There’s something inherently problematic about the way we plan our products and services. An uncomfortable truth that’s rarely stated.
David M. Upton and Bradley R. Staats wrote the following on IT projects:
“The fundamental problem with these systems is that for the most part, they’re constructed using what programmer and open source champion Eric Raymond dubbed a cathedral approach. Like the great edifices that Europeans erected in the Middle Ages, enterprise IT projects are costly, take a great deal of time, and deliver value only when the project is completed. In the end, they yield systems that are inflexible and cement companies into functioning the way their businesses worked several years ago, when the project started.
In my mind this holds true to all software projects, even the ones that run “only” 6–12 months long. While both cathedrals and software are engineering endeavors, a cathedral is mostly a one-time effort and a well-defined one. You can, in fact you must, plan every aspect the cathedral years in advance and in fine detail. No such thing with software projects. Requirements are always in a state of flux as user needs, market realities and company goals are prone to change. Worse, the requirements are often based on what we assume the users will find valuable, but invariably users are of a different mind (read about it here). The classical cathedral-like approach of creating long and convoluted specs that lead to long and convoluted projects culminating in complex, feature-rich products is therefore self-defeating. The uncomfortable truth is this:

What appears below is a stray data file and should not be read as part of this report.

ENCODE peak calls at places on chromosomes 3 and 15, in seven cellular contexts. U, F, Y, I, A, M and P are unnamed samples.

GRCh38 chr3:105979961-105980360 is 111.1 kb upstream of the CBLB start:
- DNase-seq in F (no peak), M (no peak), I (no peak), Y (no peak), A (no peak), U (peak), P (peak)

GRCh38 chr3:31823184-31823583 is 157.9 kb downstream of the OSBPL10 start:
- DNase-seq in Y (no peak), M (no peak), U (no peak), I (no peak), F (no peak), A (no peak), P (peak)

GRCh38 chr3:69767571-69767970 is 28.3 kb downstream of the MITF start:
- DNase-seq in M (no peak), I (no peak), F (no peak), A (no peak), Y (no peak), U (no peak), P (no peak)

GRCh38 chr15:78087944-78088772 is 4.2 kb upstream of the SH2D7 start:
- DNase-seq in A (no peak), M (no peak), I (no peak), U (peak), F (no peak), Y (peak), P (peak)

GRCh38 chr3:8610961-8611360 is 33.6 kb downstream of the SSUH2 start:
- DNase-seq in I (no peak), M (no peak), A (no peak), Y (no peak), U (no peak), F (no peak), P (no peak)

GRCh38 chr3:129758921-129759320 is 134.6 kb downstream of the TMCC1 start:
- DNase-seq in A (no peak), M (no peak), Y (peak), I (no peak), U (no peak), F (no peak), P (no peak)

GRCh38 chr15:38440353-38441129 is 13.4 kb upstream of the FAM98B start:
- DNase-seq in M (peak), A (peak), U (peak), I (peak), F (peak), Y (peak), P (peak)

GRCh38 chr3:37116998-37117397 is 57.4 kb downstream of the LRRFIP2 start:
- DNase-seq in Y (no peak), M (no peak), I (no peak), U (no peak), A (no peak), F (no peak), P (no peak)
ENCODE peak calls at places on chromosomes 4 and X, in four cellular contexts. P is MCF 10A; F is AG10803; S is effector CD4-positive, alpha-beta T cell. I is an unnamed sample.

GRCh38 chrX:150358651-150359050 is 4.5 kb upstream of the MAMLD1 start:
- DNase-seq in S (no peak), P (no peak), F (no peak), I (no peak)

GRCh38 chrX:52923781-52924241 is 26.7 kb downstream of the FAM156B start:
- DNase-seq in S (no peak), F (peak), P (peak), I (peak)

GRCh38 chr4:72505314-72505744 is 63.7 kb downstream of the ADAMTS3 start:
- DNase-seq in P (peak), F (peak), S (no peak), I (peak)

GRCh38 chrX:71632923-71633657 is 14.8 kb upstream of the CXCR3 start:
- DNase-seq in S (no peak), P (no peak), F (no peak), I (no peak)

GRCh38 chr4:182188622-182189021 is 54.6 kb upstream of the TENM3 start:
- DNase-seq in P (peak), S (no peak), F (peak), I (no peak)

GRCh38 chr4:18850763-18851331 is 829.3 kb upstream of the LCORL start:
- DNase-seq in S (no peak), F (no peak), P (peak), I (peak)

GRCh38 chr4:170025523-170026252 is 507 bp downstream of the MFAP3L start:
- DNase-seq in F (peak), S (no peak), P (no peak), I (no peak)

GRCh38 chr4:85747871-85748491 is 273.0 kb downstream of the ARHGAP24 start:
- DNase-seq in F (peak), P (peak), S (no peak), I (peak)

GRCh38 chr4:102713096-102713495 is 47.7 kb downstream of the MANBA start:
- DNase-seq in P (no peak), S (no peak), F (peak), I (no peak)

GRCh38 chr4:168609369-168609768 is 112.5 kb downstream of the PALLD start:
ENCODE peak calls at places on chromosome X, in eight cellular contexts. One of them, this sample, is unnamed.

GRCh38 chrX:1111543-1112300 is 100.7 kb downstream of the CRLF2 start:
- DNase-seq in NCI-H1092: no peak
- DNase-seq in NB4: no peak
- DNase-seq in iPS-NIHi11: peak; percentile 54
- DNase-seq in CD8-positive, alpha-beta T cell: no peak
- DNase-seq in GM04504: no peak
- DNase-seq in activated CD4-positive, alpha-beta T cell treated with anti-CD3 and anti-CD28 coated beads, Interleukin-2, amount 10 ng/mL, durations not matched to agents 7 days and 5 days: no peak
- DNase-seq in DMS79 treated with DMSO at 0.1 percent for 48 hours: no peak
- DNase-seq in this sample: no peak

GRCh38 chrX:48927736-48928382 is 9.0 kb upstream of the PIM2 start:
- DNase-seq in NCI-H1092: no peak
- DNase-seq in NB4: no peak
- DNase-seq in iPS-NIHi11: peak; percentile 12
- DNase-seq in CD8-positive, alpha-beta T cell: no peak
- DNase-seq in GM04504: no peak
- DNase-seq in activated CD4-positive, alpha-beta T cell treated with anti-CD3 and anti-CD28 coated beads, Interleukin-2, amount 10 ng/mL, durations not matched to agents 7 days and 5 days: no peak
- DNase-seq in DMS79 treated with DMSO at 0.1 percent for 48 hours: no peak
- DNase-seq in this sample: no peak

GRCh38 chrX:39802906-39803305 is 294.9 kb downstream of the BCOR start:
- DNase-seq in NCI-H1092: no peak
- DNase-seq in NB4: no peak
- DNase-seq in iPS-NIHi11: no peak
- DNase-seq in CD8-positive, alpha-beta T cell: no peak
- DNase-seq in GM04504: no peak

- You’ll never know all (or even most) requirements before you actually tried the product on real users.
- Product specs are at best educated guesses. Sticking to them at all costs distracts you and your team from real-world needs.
- Products are always evolving — the “Launch” milestone is important, but not final.
Upton and Staats touch on this:
“Instead of building systems that are legacy from the day they are turned on, managers can and should develop systems that can be improved — rapidly and continuously — well after they’ve gone live. […] We call it a “path based” approach, because rather than attempting to define all of the specifications for a system before the project is launched, companies focus on providing a path for the system to be developed over time. The approach’s premises are that it is difficult and costly to map out all requirements before a project starts because people often cannot specify everything they’ll need beforehand. Also, unanticipated needs almost always arise once a system is in operation.”
So the approach suggested is to treat your product as a living organism, an experiment— start it simple and relatively bare and build into it the ability to grow and adapt quickly. You’ll hit the market sooner and get real feedback earlier, letting you build new functionality that’s actually needed. Over time the product will turn complex and finely-detailed, but will do so based on real-world needs rather than on perceived ones. Call it Lean, Rapid Prototyping, or whatever, I believe this approach is more in tune with the true nature of software development. It injects flexibility and growth into an otherwise age-old engineering process.
Itamar Gilad (itamargilad.com) is a product consultant helping tech companies build products that deliver and capture tremendous value. He specializes in product strategy, product market fit, growth and innovation. Previously he was lead product manager at Google, Microsoft and a number of startups.